The walk-in cooler is out there. It’s is divided into two parts. From Grandview Hardware's parking lot across the street beyond the dumpster, the cooler is easy to study. During working hours and most Monday mornings the door is frequently propped open, murky plastic strips hanging from ceiling to floor giving the entrance a second barrier. Well beyond the crates and produce is a second door to the freezer piled with boxes of meat, pre-made desserts, and the meatballs for the Wedding Soup.
I remember when my husband started bringing home their soup every Tuesday. He’d order a whole quart to go and eat all of it. He’d savor every meatball, closing his eyes – why? To avoid distraction while he chewed?
I prefer clam chowder, but I never eat the soup here.
My husband used to tell me the food here was decent - some of it really good. Naturally, we never dined here together. He mentioned her only once. He’d ordered the shrimp and scallop cakes, hold the chopped nuts. She served him but stopped him just before his first bite.
"You're not allergic, are you? There's peanut oil in the recipe."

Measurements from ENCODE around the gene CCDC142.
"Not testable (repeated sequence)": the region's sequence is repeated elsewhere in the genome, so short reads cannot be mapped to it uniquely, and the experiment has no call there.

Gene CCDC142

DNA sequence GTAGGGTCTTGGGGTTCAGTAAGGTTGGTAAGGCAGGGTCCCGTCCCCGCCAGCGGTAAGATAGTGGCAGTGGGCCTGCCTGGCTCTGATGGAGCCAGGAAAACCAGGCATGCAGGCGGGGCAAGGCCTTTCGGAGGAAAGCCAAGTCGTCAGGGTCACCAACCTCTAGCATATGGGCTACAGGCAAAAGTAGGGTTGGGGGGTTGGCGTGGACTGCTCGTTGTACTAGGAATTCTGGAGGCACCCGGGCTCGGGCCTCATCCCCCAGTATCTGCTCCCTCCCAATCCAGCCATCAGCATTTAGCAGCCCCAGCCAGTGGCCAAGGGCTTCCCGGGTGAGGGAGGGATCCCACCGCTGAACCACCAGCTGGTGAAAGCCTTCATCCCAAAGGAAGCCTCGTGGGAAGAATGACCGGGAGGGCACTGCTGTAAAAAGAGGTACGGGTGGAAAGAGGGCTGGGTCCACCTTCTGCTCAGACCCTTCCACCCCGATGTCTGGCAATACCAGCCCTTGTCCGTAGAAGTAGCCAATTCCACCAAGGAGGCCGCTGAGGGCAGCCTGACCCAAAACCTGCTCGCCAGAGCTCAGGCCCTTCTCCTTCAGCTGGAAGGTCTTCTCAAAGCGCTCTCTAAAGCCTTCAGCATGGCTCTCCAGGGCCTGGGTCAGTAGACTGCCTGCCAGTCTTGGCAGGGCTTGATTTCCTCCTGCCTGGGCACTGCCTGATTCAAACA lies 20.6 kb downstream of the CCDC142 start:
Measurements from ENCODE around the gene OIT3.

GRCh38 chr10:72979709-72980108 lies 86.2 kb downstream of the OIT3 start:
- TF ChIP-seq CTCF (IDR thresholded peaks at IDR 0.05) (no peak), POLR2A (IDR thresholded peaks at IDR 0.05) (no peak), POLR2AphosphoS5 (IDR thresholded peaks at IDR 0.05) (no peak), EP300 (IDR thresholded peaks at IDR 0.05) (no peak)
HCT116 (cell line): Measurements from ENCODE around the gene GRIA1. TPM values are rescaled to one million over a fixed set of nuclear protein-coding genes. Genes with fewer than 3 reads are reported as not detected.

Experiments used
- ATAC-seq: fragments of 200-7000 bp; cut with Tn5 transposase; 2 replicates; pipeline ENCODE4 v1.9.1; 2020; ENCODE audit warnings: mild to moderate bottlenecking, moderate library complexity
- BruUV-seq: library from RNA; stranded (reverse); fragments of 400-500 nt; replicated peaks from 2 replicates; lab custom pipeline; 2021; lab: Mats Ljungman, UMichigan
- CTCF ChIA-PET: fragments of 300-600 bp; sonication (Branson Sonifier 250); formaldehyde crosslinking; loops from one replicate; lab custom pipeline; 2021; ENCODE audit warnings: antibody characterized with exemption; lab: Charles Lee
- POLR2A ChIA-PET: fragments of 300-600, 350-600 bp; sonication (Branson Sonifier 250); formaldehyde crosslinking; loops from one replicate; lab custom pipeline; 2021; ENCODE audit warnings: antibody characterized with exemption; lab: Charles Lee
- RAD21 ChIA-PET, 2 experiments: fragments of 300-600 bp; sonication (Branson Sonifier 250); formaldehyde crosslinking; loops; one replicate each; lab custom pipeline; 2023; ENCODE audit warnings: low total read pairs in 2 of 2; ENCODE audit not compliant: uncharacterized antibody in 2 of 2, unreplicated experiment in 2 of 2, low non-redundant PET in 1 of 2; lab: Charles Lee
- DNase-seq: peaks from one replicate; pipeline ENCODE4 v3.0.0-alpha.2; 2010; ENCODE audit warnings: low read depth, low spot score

A life saver. His hero.
He needs a hero. Someone to care for him. He's that type of man - who walks through life oblivious, assuming his mother or subsequent mother-substitute is taking care of everything. It was his mother who trained me to use the epi-needle, to inject it into the thigh with enough force to ensure the life-saving drug entered his bloodstream before his throat closed completely. What a wretched, gruesome thing to watch, let alone endure, if you didn't know how to counteract the allergen. Poison, really.
His mother isn't interested in meeting the bartender. She's pretending the whole thing will blow over. I wonder who will train the bartender on the epi-needle's finer points?
He has yet to come in to the restaurant since our split. Maybe he sees her often enough now and doesn't have to visit. Has she told him about my vigil?
She skates out of here as soon as possible after her shift, a bottle of wine under one arm, Wedding Soup to go container in hand every Tuesday. She never lingers to socialize. I flatter myself, but she's probably as eager to get home as she is to get away from me. Celebrating still, I suppose. That early flush of love. Oh, I remember the blossom of new love.
Right now she's collecting her tips, gathering her apron, the book she brought in case it was slow - Tuesdays usually are - and quart of soup.
She says goodbye to Fritz and is off to her grey Civic, 806-RVD, parked in the Grandview Hardware parking lot.
Merry Christmas to me.